Brief space rant now. It can’t be that far out in orbit because it doesn’t take that long to reach it in their shuttles. How did they avoid detection? Well, Drax has developed a cloaking device (basically) that prevents radar from detecting bondthem. Ta dah! … but wait – what about the astronomers?? This is pre- any space telescopes. It’s also a time when, I presume, the light pollution wasn’t nearly so bad as it is today. I can guarantee that amateur astronomers would have spotted it, let alone the pros. Heck, I’ve followed the ISS in a telescope by moving the scope manually, and you can see the shape quite easily. This space city is meant to be much bigger than the ISS.

/end rant

That  issue aside, the end of the space city is actually the most terrifying part of the whole movie because US-trained space troops fly up to occupy it (once they know it’s there): they know how to fight in space, and they have laser guns. This is what the 1980s feared with discussion of the militarisation of space. And I can well understand the fear.

Weird moment: the code to get into a secret lab is the signature motif from Close Encounters of the Third Kind.

From a racial perspective: Generic Asian Servant gets to beat up Bond a bit, but of course can’t win. There are some non-white astronauts in Drax’s plan for perfecting humanity, so that’s awesome – but it is overwhelmingly white.

From a feminist perspective: Goodhead isn’t bad; she takes a while to succumb to Bond, and she is blunt about her lack of trust in him. She stays mostly competent when she’s allowed to demonstrate it. There are three other “Bond women.” He’s smooching one at the start, who then pulls a gun on him – hilarious, but she is then nowhere while the fight takes place, and given it’s on a plane that makes no sense. Then there’s Drax’s helicopter pilot. Bond kisses her, she responds with “You presume a great deal” – and then kisses him back. She dies. The Brazilian contact is attacked by Jaws in a clown outfit.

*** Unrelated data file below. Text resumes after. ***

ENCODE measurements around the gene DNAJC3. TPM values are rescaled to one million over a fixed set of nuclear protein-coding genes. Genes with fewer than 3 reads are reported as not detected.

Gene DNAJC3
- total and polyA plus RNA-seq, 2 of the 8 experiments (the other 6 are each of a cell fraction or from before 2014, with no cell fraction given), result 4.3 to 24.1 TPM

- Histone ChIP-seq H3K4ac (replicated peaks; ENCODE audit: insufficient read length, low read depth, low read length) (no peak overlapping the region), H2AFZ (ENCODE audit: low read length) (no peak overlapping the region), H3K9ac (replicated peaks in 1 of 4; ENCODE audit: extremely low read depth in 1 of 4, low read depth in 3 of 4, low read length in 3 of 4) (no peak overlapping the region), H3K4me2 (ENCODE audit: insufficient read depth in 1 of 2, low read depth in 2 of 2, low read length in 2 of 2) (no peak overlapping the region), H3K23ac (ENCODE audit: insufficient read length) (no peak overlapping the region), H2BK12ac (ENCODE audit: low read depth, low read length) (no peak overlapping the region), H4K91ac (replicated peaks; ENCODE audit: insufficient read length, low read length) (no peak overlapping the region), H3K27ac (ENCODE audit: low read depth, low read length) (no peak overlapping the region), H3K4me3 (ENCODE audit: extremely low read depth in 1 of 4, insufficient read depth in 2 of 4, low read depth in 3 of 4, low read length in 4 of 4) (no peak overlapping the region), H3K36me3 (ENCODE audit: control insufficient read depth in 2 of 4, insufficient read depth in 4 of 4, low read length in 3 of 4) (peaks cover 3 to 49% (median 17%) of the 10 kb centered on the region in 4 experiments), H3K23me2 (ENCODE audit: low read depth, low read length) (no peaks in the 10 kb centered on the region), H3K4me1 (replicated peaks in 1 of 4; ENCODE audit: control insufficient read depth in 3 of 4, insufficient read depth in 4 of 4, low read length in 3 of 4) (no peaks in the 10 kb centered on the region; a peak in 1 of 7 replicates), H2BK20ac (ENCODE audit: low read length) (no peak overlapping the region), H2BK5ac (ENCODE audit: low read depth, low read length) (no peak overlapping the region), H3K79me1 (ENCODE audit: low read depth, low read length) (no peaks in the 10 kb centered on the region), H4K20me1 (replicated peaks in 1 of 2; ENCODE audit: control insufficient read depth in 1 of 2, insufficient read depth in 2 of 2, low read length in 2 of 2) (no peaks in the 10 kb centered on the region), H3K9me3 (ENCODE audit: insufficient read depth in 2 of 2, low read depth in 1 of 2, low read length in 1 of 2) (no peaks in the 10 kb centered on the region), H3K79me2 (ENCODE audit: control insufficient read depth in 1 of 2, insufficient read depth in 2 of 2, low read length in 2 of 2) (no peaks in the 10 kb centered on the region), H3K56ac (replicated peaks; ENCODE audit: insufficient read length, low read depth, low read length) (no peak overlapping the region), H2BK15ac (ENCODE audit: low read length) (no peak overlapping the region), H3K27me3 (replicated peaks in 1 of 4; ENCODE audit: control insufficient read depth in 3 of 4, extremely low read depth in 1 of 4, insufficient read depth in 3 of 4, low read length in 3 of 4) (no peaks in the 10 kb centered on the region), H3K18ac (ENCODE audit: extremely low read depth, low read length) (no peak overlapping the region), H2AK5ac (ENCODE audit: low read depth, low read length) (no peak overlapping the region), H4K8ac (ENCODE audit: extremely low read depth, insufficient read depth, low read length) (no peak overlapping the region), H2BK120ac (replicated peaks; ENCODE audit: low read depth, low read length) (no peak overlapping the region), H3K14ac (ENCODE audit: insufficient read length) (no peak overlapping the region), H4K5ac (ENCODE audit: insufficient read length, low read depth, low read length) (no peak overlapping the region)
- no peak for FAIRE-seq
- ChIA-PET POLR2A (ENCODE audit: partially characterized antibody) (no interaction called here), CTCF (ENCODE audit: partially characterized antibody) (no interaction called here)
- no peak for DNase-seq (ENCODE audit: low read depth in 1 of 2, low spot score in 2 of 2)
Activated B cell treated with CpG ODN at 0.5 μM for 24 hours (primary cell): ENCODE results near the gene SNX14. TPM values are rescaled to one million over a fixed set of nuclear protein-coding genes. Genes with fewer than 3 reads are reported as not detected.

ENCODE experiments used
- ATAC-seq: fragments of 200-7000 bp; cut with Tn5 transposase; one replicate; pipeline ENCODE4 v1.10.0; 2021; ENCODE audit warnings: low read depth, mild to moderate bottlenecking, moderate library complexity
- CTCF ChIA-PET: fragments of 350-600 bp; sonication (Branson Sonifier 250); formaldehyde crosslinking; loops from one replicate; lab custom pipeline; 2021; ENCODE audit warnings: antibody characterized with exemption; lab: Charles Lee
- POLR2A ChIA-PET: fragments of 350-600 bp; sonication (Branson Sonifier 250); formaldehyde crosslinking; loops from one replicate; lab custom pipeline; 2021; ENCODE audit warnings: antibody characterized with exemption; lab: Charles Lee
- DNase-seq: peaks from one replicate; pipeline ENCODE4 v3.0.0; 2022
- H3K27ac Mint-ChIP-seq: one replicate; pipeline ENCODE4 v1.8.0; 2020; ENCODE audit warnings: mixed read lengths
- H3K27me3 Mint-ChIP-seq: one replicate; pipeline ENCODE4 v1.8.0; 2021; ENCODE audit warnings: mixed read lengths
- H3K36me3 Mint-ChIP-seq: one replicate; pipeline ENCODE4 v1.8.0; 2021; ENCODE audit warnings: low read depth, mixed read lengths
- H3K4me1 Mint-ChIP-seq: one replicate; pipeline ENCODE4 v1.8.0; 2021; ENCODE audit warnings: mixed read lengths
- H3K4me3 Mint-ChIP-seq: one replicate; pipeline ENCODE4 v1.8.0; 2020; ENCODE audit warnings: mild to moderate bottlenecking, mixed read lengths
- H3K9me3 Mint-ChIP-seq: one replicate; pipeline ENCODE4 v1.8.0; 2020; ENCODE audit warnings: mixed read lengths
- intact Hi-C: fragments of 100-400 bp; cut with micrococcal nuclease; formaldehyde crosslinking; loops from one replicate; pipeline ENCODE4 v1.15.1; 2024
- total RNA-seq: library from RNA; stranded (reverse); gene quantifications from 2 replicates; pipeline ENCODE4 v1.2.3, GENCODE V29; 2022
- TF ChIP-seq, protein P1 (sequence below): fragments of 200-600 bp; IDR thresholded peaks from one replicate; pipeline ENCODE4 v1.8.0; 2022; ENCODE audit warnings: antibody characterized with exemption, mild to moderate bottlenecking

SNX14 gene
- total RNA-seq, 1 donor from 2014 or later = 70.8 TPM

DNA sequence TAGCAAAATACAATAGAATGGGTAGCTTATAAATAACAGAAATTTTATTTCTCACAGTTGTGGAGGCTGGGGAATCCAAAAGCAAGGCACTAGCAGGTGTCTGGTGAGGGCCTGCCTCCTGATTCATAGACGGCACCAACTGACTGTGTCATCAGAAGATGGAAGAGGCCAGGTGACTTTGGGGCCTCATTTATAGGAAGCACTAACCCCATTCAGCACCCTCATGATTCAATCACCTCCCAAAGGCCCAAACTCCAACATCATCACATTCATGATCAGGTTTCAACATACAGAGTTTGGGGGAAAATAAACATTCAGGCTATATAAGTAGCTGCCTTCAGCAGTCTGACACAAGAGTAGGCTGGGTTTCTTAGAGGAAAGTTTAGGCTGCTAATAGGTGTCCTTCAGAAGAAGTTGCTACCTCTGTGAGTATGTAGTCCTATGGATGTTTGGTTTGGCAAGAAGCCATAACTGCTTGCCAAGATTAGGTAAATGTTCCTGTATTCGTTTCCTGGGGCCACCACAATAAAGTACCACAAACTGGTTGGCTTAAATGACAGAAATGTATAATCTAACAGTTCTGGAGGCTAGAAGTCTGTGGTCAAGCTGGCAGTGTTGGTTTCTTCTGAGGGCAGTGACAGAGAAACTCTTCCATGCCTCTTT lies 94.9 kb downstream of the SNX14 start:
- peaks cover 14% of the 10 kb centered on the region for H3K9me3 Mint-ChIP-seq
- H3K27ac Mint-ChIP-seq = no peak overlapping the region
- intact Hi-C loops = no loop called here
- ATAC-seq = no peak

Jaws! How remiss of me not to mention: Jaws gets a girlfriend! Aww… they meet when he’s just finished destroying a cable car with Bond and Goodhead on board. They both end up on the space city, and Jaws actually helps Bond when he realises that neither he nor Braids meets Drax’s standards of human perfection. And he even gets to speak, which I’m sure meant that he had to take out the metal teeth.

bond5JStar Wars Theatrical Posters Around The World in 1977 (1)ames: Classic movie poster – almost as awesome as the vintage Star Wars ones.  It might be my favourite part though.  The effects are improving as we move forwards in time too but like Alex I’m bored with Moore and ready to move on.  More space, more lasers – I had never really noticed in the past how central space, orbital weapons and lasers are to Bond (and it’s not about to stop yet…). 2 Martinis.

 

 

 

One response

  1. In 1979, “New Scientist” magazine published a glowing article on Moonraker’s portrayal of spacecraft and people in low orbit. New Scientist claims that its reporting has scientific rigor, although it has faltered occasionally over the years. When I first read it, I thought it was oddly positive, especially when it talks about representing laser beams in space. Your post motivated me to check it again, where I discovered that the article was written by the film’s “space technology adviser”.

    The article acknowledges that low orbit space station would be detected by radar, and the “cloaking” used to handwave around that, but doesn’t address your point that such a station would be visible to human eyes on the ground as well.